Philippine Chamber of Commerce and Industry (PCCI) energy committee chairman Jose Alejandro recently told his members they will push for the drawing up of an industry roadmap for the power sector this year.
By this time, industry roadmaps solicited by the Department of Trade and Industry from other industries must be finished and are now being consolidated into the country’s comprehensive industrialization strategy.
Foremost in the energy industry roadmap should be a clear way by which this country will enjoy ample supply of electricity over the long term at less expensive rates. In plain English, we must no longer have brownouts. Electric power will also be cheaper.
The committee knows only too well that Mindanao suffers from daily brownouts and that there is no power reserve to play around with in Luzon. If a 600-megawatt power plant conks out, Luzon will suffer brownouts. The Philippines already has the seventh highest electric rates in the world and has regressed to the ranks of the poorest countries of Africa as one of the least competitive economies on earth.
The PCCI committee has been insisting for years that a power generation program for the country must be in place and the agency in charge for its actualization be designated. Everybody has been praising the Electric Power Industry Reform Act, the law that privatized most, if not all, of the power assets of the notorious National Power Corp.
What lawmakers overlooked was that when they sought to dismantle the gargantuan public company, they inadvertently stripped the Department of Energy (DOE) off its power to be the prime mover in the sector. Much of its powers were transferred to regulator, Energy Regulatory Commission. Left hanging was the development work.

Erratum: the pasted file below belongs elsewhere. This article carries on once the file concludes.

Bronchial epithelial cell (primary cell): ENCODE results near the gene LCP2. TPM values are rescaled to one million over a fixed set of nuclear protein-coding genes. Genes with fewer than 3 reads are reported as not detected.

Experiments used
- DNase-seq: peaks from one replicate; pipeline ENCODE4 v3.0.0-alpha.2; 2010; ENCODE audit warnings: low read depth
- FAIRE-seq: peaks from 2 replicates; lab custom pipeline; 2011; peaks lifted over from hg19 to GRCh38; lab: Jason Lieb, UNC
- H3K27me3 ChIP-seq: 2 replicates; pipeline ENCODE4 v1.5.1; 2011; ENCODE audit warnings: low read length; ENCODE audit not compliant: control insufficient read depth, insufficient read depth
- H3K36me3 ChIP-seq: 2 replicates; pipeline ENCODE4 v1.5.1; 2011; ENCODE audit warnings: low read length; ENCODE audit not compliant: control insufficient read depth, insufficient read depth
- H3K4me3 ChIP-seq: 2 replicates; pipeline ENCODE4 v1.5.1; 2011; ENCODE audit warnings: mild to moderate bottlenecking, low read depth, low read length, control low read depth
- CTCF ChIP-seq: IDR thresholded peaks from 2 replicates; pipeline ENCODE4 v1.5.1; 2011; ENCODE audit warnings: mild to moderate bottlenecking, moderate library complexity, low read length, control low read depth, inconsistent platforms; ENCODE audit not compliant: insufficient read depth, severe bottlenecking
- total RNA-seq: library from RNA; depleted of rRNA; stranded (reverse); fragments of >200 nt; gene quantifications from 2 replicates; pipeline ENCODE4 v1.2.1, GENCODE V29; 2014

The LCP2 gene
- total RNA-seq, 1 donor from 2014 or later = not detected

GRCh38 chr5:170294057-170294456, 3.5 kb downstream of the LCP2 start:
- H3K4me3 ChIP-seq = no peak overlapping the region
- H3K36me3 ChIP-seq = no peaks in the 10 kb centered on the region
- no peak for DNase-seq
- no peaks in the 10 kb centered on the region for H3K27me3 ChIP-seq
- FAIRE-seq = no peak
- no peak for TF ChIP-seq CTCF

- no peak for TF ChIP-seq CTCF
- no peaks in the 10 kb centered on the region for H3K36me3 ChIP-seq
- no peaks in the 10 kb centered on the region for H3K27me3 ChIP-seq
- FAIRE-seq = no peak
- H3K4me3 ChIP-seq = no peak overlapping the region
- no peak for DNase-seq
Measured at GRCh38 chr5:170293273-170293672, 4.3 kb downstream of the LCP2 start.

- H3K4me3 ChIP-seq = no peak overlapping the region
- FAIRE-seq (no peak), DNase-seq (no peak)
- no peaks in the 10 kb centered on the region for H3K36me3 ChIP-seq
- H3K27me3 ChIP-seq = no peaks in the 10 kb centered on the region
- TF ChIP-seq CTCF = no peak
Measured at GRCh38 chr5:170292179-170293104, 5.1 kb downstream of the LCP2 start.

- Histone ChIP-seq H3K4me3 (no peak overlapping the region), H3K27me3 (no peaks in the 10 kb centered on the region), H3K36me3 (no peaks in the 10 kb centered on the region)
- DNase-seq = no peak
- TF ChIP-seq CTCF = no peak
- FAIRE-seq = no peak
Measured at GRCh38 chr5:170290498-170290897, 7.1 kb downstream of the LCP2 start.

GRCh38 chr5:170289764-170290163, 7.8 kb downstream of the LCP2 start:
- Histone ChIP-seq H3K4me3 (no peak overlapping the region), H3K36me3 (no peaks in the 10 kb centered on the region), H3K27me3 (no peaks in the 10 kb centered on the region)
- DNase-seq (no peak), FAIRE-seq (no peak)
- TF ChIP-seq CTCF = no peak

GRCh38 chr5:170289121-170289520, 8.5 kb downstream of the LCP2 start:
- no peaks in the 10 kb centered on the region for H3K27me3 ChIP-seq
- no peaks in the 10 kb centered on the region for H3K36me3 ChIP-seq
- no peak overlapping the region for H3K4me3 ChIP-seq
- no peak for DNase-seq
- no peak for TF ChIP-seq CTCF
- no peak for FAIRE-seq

The same mistake of leaving a critical sector without a strong overseer happened during the Cory administration. The result was up to 12 hours of power outages at the height of the crisis, which erased much of the economic gains under that administration.
When he was at the helm of the DOE, the late Angelo Reyes admitted he no longer had the power to tell investors to build power plants. The ball, he said then, was in the hands of the private sector.
The result was that no new power plants were built in Luzon and Mindanao since the EPIRA law was passed in 2001 – the very reason brownouts are a daily fare in Mindanao today. Luzon is teetering in that direction. Visayas has had better luck: some daring investors built power generators without any prodding from government.
Drawing up an energy industry roadmap is the easy part; implementation is another story altogether.